Another phenomenon that teaches us about depositional environment are sedimentary structures. Structures like wave or current patterns, shrinkage cracks etc. help us to recreate the original environment when they were formed. Certain types of structures are characteristic for deep-sea, river, coastal or even wind deposition. They all translate to a typical form sediment transportation. A wave patern for instance is quite symmetrical, caused by the back and forward movement of the ocean. A current pattern is relatively asymmetrical due to movement of the sediment in 1 direction. Highly layered and very fine grained sediments are indicative of deep-sea depositions, where hardly any movement takes place.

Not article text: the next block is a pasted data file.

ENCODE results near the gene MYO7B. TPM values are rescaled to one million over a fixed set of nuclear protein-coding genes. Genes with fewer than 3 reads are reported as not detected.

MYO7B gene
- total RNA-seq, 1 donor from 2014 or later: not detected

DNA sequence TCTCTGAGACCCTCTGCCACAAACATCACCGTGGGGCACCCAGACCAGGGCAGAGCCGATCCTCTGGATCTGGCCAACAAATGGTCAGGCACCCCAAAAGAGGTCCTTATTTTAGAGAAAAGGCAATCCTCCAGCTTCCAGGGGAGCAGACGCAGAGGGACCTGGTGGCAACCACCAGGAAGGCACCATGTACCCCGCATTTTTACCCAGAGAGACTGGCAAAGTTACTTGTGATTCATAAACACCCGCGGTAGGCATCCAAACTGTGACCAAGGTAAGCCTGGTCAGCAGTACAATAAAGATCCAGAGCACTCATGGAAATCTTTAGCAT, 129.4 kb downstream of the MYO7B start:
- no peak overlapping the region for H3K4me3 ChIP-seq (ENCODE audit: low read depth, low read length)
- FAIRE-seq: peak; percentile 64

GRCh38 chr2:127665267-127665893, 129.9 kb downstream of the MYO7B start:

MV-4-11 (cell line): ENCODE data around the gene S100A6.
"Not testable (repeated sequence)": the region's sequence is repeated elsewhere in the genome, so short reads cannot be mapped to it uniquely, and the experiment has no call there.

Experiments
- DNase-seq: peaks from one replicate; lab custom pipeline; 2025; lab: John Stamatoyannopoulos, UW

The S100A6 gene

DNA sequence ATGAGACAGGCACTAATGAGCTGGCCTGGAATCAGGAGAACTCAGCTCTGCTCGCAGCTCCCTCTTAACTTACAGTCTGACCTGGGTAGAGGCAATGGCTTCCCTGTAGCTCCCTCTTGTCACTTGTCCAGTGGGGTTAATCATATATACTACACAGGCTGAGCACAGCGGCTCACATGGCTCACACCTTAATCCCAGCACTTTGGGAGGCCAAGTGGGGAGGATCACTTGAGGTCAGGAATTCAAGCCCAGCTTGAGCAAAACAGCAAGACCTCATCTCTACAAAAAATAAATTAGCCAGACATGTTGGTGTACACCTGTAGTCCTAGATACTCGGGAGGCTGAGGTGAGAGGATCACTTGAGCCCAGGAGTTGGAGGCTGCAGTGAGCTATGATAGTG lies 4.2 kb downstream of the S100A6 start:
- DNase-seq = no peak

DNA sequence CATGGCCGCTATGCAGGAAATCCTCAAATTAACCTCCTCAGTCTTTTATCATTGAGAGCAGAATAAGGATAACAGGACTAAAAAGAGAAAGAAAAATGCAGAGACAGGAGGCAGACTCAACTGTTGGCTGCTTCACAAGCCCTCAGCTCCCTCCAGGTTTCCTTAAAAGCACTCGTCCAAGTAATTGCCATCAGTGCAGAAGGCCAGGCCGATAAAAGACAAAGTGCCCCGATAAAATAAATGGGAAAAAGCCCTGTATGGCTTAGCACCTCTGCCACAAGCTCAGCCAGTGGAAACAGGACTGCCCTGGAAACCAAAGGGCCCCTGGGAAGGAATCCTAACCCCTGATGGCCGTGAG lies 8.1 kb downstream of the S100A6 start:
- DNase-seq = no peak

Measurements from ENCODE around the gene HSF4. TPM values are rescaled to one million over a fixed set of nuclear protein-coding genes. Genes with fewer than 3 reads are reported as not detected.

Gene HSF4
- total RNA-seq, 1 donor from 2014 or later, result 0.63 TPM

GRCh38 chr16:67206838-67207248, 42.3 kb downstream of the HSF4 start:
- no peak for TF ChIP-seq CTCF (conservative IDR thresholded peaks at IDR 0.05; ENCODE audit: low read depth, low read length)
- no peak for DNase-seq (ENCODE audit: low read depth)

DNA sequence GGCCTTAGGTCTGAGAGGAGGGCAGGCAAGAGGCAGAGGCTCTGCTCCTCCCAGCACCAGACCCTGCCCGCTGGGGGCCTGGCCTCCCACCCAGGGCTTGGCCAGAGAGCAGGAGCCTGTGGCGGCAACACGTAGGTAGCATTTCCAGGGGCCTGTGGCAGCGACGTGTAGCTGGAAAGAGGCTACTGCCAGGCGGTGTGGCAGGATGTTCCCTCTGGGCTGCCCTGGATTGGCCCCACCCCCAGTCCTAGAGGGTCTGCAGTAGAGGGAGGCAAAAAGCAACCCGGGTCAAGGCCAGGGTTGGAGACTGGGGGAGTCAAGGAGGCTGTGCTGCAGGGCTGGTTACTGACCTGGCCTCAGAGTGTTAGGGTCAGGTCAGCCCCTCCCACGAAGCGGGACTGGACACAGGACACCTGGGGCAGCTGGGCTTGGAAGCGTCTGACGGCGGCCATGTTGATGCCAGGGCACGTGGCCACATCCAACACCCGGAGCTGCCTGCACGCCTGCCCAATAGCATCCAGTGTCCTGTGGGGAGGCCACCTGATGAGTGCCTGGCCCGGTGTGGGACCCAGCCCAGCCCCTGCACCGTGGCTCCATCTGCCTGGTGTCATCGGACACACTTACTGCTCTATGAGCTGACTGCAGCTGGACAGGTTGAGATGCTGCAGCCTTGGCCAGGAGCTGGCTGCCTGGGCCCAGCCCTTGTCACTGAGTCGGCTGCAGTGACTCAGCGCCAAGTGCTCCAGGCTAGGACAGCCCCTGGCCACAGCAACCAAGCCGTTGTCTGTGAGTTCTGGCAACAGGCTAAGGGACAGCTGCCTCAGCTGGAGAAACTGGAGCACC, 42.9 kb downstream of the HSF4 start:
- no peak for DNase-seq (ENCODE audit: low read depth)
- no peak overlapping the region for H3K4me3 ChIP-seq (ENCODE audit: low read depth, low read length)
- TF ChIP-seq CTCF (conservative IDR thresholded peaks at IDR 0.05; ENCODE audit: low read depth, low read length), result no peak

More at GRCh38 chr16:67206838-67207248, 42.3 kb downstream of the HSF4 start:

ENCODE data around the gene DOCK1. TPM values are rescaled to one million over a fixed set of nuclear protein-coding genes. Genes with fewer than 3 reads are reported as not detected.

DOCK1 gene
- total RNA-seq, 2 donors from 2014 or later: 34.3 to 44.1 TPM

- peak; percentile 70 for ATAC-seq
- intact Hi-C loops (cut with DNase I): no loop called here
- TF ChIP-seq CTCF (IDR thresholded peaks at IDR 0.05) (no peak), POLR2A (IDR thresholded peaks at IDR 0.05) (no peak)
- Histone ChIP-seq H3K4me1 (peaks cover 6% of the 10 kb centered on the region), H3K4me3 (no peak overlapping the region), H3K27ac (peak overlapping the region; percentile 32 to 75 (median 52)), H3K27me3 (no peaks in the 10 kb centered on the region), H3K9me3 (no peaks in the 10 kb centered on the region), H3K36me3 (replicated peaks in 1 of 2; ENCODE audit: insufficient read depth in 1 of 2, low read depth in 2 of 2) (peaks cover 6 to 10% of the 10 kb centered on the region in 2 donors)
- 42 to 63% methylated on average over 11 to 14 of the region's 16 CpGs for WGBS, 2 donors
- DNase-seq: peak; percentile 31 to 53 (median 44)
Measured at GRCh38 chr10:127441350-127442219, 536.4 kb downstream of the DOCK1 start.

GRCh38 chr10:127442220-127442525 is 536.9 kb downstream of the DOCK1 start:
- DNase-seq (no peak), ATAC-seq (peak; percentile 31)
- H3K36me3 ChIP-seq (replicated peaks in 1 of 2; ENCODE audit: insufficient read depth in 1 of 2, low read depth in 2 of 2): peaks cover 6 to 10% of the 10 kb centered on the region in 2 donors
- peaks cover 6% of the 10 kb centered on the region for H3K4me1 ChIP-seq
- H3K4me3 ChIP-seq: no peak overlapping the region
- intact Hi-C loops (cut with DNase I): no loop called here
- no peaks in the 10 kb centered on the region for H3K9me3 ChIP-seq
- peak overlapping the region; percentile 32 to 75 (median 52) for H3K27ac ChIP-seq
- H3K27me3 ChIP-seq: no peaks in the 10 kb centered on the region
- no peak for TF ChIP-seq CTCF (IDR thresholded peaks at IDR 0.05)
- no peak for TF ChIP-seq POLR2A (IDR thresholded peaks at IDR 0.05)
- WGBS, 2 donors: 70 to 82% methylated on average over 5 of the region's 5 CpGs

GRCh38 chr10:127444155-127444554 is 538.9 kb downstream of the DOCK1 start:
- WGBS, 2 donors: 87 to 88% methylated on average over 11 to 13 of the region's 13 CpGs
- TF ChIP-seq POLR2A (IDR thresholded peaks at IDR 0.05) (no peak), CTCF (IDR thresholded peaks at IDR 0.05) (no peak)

Fossil ripple marks “in situ”
Mud cracks are formed when fine grained sediments are deposited and subsequently dry. They are quite rare and point towards a very specific depositional environment. The presence of mud cracks is a very clear indicator for that specific environment.
Fossil mud cracks (picture E Vercammen)